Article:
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Hiring for Culture or Skill?

Contributor: Melanie DePaoli
Posted: 06/26/2010
Melanie DePaoli
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Deciding between hiring a candidate that is a strong fit with your company culture or a candidate with an impressive skill set can feel like a no-win situation. So, don’t put yourself in a situation where you need to choose! Instead, change how you think about announcing your intention to hire, the hiring process and onboarding the new employee.

Most hiring announcements are based on specific tangible items: job title, job requirements, years’ experience and then a blurb about the company. Makes sense right? Yes it does, but it fails to take into account the personality of the person who will be doing the job.

How often have you heard of someone hiring or have hired the perfect employee based on the job description, only to discover they did not fit with the rest of the crew; they turned out to be a disaster. By changing how you reach out to potential employees and by the words that are used, it is possible to find employees who fit your skill requirements and can mesh with your team.

Two aspects that need to be considered when hiring—culture and skills:

When a company hires for culture they do so based on chemistry, personality aspects, drive, and other key elements that make working at the company desirable. The lingering question throughout the interview process ends up being "Will they fit in?" People can learn the skills necessary to do the job, but if the person’s personality is not a fit, they will not remain with the company.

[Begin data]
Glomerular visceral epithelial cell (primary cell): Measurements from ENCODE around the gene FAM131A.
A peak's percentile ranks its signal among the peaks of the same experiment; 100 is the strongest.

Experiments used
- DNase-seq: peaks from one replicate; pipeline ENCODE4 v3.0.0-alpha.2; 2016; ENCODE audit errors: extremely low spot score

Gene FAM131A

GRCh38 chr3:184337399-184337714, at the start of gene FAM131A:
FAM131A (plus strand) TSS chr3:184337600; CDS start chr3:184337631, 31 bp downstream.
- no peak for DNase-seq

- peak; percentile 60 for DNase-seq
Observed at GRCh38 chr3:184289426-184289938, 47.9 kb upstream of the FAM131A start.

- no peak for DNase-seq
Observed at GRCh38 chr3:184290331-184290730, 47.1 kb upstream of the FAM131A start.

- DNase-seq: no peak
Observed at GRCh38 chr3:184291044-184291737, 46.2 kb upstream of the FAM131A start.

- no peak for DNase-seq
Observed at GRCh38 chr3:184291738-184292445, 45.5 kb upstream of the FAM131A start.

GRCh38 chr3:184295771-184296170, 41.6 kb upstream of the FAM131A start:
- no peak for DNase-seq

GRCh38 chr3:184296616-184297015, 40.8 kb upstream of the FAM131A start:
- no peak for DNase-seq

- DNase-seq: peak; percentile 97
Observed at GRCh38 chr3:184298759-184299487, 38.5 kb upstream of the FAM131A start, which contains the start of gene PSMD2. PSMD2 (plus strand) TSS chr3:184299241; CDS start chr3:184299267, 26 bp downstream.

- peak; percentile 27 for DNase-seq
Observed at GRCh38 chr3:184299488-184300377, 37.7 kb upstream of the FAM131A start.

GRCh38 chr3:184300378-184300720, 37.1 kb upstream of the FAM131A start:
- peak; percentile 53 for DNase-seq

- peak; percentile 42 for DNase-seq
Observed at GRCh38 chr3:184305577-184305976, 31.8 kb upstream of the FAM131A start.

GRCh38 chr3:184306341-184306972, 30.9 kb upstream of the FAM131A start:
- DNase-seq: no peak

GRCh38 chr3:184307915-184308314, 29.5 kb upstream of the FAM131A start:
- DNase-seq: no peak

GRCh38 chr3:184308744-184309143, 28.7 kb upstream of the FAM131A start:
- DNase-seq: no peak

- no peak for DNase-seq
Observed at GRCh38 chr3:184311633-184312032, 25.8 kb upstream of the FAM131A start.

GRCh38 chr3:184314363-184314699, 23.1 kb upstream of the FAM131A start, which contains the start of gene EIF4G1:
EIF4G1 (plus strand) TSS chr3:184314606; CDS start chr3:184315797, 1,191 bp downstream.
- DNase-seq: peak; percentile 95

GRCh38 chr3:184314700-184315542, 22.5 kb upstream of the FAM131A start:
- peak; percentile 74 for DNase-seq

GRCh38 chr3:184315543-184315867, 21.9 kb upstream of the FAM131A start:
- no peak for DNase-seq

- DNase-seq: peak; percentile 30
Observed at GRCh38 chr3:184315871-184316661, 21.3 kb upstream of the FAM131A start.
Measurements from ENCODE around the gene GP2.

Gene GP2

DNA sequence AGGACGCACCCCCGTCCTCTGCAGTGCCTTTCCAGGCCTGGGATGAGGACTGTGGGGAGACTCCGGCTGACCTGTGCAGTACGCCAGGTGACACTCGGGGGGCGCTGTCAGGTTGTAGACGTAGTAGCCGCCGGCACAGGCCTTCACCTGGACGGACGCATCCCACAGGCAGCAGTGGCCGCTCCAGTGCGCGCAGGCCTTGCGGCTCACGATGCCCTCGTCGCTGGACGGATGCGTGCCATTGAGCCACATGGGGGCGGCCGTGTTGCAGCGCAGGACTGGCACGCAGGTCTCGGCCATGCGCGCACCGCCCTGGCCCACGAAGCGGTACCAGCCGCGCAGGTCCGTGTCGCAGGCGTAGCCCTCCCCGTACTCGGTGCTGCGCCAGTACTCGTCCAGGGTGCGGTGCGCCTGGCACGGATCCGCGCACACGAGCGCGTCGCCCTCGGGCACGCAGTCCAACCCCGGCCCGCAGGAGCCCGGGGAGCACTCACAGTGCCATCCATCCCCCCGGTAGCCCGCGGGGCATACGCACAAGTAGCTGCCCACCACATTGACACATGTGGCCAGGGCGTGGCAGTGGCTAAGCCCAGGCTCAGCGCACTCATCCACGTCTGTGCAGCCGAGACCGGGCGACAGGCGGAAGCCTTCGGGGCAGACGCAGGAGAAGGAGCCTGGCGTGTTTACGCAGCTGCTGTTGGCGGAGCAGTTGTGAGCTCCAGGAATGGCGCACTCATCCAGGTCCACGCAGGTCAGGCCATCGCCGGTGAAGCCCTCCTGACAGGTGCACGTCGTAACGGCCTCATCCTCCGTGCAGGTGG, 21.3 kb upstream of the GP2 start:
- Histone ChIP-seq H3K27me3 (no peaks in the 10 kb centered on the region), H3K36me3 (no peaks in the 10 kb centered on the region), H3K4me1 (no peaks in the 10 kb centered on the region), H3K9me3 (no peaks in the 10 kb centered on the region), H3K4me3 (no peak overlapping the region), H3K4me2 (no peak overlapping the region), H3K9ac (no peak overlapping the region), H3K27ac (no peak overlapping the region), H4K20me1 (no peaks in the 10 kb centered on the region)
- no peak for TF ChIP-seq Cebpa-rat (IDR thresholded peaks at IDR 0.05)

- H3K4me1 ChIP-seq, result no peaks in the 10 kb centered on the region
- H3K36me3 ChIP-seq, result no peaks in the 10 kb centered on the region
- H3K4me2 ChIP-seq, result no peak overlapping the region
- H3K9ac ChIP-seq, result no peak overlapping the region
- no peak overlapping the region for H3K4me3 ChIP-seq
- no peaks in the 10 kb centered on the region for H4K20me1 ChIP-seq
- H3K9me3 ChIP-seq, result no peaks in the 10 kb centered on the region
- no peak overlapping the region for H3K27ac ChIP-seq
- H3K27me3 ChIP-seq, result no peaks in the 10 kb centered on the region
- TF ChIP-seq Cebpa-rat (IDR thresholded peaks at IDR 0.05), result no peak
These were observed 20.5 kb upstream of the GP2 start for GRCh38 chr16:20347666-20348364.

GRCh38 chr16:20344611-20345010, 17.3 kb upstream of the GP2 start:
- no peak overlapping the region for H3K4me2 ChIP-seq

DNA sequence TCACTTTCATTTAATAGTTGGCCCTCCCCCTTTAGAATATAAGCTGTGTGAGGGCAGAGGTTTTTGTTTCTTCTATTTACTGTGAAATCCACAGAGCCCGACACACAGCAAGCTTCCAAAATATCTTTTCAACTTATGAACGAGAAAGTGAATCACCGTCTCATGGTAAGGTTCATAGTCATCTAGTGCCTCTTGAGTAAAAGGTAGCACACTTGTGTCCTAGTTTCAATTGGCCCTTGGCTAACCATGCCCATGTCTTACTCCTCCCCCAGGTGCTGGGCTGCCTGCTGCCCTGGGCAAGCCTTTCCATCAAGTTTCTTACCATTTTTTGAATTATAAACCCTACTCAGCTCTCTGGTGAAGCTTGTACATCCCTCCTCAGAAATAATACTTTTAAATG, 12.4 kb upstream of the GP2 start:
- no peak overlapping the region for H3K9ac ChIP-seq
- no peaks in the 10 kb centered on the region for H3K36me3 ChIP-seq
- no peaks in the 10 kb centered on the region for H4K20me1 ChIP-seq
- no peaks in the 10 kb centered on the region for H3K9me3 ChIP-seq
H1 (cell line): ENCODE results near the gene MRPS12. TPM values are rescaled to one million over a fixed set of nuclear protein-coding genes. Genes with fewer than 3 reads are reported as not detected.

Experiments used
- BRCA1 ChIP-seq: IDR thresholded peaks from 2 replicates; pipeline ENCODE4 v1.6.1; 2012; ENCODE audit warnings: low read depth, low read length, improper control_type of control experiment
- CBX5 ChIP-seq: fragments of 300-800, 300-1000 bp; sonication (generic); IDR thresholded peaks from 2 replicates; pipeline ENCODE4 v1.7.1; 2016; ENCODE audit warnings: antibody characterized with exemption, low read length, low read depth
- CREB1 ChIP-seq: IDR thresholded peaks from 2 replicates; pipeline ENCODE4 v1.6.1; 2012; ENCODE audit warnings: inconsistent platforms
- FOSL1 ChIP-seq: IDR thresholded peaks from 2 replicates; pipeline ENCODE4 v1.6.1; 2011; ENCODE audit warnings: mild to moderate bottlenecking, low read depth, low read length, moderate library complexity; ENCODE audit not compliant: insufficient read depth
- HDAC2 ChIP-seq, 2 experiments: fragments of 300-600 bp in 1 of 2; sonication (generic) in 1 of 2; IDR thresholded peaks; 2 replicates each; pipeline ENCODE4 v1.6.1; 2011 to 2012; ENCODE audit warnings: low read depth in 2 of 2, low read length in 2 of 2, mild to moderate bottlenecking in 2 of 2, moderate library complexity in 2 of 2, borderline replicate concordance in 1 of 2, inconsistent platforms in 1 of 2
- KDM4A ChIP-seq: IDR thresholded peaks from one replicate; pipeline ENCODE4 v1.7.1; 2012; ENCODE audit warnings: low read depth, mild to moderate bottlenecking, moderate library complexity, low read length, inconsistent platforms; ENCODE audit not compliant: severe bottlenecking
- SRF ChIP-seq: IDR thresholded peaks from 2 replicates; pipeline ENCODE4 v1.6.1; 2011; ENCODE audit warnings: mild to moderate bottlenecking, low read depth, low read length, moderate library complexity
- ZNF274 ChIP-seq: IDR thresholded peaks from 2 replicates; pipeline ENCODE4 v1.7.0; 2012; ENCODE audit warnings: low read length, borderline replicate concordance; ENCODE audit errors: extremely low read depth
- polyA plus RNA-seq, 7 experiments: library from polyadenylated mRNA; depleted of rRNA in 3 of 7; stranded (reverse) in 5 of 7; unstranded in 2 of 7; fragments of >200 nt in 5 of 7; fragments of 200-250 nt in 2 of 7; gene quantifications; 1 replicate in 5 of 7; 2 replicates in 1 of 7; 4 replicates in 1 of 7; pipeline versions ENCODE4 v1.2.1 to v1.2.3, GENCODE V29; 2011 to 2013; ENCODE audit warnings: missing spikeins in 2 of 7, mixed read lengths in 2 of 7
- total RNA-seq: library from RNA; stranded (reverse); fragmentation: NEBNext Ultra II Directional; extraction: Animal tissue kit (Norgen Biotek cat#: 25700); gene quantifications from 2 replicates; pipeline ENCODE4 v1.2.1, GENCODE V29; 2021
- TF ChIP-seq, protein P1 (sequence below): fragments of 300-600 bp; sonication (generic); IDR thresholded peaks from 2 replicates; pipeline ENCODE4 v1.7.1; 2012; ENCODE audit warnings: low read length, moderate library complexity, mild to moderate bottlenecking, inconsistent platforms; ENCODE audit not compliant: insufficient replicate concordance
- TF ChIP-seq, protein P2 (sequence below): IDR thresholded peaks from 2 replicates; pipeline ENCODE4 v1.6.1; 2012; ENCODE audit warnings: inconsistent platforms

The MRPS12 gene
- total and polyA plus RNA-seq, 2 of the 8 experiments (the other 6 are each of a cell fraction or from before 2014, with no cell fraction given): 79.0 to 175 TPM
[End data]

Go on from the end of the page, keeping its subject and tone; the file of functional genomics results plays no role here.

When a company hires for skill, they are trying to ensure that the new employee is ready and able to do the job from day one. Here, the lingering question is "Do they have the past experience to help us achieve our goals?" Skills alone are not sufficient and are all that can be determine from a resume or application. A potential’s techniques and standards still need to be considered to see if they are at the same level as your company’s and how they will work with other employees.

Balancing the two approaches is not easy and normally results in one of them out weighing the other—usually with skill out weighing culture. The reason is because skill is easier to prove while most techniques to assess personality and thinking patterns are illegal and unreliable at best, to use during the interview process. This is normally the case until a system or technique custom to a company’s culture is identified and implemented.

The perception of skill-fit or culture-fit often stops when an offer to hire is made to the potential employee. If a company uses a skill-based hiring process they automatically assume the culture will mold them while a company whose focus is more culture-based tends to assume they have the skills to get up and running on their own.

Most employees who leave a company within in the first year leave in the first 30 days—primarily because of a poor onboarding process. Onboarding in many ways is more important than the hiring process. How a new employee experiences a company in the first 30-120 days determines their perception of the company. The onboarding process should be used to define and solidify what the company places the most value in.

If a company values skill, then onboarding should be very task focused and specific to the new employee’s job and expectations. If culture is the predominate value, then onboarding normally takes longer, includes the history of the company and interaction with various employees. Both approaches hold value, but it is important to find balance as this process creates the perception of the company in the minds of each new hire.

Approach onboarding as a story to be shared with others and not just a manual handed out for maximum retention and positive perception.

First published on Human Resources IQ.


Thank you, for your interest in Hiring for Culture or Skill?.
Melanie DePaoli
Contributor: Melanie DePaoli